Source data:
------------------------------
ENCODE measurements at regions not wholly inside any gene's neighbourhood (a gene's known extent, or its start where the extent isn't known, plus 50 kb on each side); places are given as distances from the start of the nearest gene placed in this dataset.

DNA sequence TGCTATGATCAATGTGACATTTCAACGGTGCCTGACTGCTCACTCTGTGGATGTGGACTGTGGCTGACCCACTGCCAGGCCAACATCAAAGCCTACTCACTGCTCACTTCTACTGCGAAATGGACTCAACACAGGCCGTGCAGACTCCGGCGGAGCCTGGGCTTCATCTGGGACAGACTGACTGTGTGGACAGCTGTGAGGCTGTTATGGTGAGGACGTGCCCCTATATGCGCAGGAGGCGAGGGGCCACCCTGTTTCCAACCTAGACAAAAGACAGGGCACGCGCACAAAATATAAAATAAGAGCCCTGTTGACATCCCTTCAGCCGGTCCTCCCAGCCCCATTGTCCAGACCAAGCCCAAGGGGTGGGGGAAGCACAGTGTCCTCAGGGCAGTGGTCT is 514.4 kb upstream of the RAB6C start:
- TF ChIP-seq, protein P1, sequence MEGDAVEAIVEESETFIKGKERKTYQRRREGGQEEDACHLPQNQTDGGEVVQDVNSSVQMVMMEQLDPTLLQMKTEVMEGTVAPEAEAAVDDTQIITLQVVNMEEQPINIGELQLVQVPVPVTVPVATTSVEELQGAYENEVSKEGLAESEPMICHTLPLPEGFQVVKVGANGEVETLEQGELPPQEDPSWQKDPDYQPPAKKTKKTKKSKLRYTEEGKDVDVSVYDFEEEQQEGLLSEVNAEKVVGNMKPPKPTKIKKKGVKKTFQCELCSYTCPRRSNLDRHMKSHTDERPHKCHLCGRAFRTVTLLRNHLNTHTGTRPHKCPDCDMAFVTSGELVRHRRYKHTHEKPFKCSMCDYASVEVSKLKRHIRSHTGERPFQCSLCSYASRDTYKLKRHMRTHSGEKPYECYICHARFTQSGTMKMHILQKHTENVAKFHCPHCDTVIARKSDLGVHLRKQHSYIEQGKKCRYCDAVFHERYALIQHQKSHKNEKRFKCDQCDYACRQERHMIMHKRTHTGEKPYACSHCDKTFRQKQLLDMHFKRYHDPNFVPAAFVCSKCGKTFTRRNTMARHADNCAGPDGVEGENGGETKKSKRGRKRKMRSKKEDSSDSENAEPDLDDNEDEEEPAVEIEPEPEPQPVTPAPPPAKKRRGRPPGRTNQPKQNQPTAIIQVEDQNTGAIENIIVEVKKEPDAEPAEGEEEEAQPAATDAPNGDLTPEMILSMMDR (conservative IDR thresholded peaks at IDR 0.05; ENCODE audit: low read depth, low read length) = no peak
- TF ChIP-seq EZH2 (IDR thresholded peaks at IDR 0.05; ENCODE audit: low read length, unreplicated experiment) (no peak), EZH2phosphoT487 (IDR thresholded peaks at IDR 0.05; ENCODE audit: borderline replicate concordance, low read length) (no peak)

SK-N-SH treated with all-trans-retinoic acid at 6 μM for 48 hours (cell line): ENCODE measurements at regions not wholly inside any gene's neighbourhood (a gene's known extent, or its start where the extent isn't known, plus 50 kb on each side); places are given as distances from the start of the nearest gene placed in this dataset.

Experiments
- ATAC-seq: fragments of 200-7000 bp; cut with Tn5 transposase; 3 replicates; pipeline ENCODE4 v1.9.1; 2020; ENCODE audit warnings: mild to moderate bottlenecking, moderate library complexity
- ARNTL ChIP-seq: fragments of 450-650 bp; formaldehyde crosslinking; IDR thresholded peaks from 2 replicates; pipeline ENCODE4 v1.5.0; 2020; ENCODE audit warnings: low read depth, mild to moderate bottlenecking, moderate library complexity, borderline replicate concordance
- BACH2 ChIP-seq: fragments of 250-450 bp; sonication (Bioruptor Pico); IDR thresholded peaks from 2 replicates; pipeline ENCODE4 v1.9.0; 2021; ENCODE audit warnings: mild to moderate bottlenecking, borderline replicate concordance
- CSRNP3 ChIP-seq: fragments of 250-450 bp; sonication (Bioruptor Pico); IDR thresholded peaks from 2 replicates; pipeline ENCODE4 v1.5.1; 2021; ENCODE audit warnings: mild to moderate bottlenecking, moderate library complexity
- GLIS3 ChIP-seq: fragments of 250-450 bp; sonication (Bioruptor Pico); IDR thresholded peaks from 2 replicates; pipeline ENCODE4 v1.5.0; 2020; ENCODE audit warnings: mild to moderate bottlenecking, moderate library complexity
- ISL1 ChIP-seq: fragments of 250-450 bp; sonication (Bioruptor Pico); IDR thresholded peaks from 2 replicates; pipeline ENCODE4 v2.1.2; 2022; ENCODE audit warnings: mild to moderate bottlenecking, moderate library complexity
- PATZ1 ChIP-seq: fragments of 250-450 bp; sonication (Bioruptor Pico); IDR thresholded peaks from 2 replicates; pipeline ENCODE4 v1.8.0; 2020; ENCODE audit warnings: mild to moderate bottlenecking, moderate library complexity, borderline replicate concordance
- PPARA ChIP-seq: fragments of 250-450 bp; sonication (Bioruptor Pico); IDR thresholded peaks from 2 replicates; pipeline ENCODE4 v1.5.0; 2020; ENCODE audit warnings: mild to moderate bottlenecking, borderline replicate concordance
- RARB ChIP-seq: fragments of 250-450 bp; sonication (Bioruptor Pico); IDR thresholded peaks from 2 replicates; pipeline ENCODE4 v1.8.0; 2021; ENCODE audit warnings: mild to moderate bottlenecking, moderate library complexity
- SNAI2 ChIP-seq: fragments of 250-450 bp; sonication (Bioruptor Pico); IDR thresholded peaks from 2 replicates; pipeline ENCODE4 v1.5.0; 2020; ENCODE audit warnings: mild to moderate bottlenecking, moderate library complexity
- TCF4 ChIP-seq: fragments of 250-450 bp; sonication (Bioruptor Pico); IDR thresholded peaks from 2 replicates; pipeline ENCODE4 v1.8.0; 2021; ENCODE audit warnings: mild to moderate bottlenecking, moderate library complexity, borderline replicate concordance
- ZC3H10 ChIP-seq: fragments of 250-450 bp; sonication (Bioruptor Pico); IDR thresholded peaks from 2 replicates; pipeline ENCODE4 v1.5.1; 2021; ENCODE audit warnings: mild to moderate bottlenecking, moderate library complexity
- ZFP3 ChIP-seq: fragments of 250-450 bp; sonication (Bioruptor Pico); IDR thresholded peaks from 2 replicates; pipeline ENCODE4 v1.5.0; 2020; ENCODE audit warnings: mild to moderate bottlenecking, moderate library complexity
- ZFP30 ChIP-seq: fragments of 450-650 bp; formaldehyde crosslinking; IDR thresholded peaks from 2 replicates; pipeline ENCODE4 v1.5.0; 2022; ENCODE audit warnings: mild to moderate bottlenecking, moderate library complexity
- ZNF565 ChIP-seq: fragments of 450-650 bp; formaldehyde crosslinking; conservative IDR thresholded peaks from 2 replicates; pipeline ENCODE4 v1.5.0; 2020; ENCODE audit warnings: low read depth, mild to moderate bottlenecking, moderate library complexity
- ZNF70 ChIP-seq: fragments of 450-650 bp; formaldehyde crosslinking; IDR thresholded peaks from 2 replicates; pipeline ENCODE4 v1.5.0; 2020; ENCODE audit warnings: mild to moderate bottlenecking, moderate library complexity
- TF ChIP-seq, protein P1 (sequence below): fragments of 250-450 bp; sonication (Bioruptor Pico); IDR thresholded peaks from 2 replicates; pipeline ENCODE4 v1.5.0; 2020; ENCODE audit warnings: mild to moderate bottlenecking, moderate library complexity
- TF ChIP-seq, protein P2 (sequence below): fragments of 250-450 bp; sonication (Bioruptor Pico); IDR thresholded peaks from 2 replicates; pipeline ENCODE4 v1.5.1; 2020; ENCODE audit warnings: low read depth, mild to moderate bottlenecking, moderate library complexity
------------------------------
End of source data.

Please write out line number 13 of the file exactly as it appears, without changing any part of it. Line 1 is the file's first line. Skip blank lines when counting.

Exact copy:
- PATZ1 ChIP-seq: fragments of 250-450 bp; sonication (Bioruptor Pico); IDR thresholded peaks from 2 replicates; pipeline ENCODE4 v1.8.0; 2020; ENCODE audit warnings: mild to moderate bottlenecking, moderate library complexity, borderline replicate concordance